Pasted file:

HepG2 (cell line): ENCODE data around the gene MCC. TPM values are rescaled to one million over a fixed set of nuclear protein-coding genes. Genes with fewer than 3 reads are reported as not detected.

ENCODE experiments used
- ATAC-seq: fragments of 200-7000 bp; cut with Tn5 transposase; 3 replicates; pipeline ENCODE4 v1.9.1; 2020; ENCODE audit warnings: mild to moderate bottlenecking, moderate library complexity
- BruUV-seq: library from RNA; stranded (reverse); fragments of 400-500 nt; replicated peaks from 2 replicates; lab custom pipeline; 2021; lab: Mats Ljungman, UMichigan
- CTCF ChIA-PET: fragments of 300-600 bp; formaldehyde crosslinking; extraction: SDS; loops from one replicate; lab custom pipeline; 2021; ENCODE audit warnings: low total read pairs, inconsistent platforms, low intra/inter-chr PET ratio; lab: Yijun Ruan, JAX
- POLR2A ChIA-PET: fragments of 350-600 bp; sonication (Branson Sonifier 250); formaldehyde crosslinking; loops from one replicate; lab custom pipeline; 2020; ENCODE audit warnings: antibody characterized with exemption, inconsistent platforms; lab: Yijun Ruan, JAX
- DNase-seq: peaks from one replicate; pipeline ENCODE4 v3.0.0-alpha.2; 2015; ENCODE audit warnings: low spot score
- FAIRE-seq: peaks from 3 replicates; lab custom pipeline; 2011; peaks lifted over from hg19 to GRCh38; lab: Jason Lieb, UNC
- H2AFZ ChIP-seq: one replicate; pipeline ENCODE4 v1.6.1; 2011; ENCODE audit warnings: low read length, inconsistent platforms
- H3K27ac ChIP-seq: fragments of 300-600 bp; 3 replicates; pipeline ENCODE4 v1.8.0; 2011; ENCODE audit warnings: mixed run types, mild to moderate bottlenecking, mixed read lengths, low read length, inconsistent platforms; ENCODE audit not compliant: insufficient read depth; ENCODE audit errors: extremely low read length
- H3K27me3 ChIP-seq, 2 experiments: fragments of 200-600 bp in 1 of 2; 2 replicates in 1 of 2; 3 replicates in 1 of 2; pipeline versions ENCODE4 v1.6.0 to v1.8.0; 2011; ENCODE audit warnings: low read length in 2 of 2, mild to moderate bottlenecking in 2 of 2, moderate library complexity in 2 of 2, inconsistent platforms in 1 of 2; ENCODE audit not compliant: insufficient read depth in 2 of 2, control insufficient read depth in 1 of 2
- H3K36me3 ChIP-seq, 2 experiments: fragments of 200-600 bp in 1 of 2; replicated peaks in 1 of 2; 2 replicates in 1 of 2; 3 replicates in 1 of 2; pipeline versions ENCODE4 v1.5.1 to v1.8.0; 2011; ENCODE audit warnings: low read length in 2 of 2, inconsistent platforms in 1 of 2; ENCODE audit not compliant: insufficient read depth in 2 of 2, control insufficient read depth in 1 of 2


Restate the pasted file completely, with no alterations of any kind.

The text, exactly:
HepG2 (cell line): ENCODE data around the gene MCC. TPM values are rescaled to one million over a fixed set of nuclear protein-coding genes. Genes with fewer than 3 reads are reported as not detected.

ENCODE experiments used
- ATAC-seq: fragments of 200-7000 bp; cut with Tn5 transposase; 3 replicates; pipeline ENCODE4 v1.9.1; 2020; ENCODE audit warnings: mild to moderate bottlenecking, moderate library complexity
- BruUV-seq: library from RNA; stranded (reverse); fragments of 400-500 nt; replicated peaks from 2 replicates; lab custom pipeline; 2021; lab: Mats Ljungman, UMichigan
- CTCF ChIA-PET: fragments of 300-600 bp; formaldehyde crosslinking; extraction: SDS; loops from one replicate; lab custom pipeline; 2021; ENCODE audit warnings: low total read pairs, inconsistent platforms, low intra/inter-chr PET ratio; lab: Yijun Ruan, JAX
- POLR2A ChIA-PET: fragments of 350-600 bp; sonication (Branson Sonifier 250); formaldehyde crosslinking; loops from one replicate; lab custom pipeline; 2020; ENCODE audit warnings: antibody characterized with exemption, inconsistent platforms; lab: Yijun Ruan, JAX
- DNase-seq: peaks from one replicate; pipeline ENCODE4 v3.0.0-alpha.2; 2015; ENCODE audit warnings: low spot score
- FAIRE-seq: peaks from 3 replicates; lab custom pipeline; 2011; peaks lifted over from hg19 to GRCh38; lab: Jason Lieb, UNC
- H2AFZ ChIP-seq: one replicate; pipeline ENCODE4 v1.6.1; 2011; ENCODE audit warnings: low read length, inconsistent platforms
- H3K27ac ChIP-seq: fragments of 300-600 bp; 3 replicates; pipeline ENCODE4 v1.8.0; 2011; ENCODE audit warnings: mixed run types, mild to moderate bottlenecking, mixed read lengths, low read length, inconsistent platforms; ENCODE audit not compliant: insufficient read depth; ENCODE audit errors: extremely low read length
- H3K27me3 ChIP-seq, 2 experiments: fragments of 200-600 bp in 1 of 2; 2 replicates in 1 of 2; 3 replicates in 1 of 2; pipeline versions ENCODE4 v1.6.0 to v1.8.0; 2011; ENCODE audit warnings: low read length in 2 of 2, mild to moderate bottlenecking in 2 of 2, moderate library complexity in 2 of 2, inconsistent platforms in 1 of 2; ENCODE audit not compliant: insufficient read depth in 2 of 2, control insufficient read depth in 1 of 2
- H3K36me3 ChIP-seq, 2 experiments: fragments of 200-600 bp in 1 of 2; replicated peaks in 1 of 2; 2 replicates in 1 of 2; 3 replicates in 1 of 2; pipeline versions ENCODE4 v1.5.1 to v1.8.0; 2011; ENCODE audit warnings: low read length in 2 of 2, inconsistent platforms in 1 of 2; ENCODE audit not compliant: insufficient read depth in 2 of 2, control insufficient read depth in 1 of 2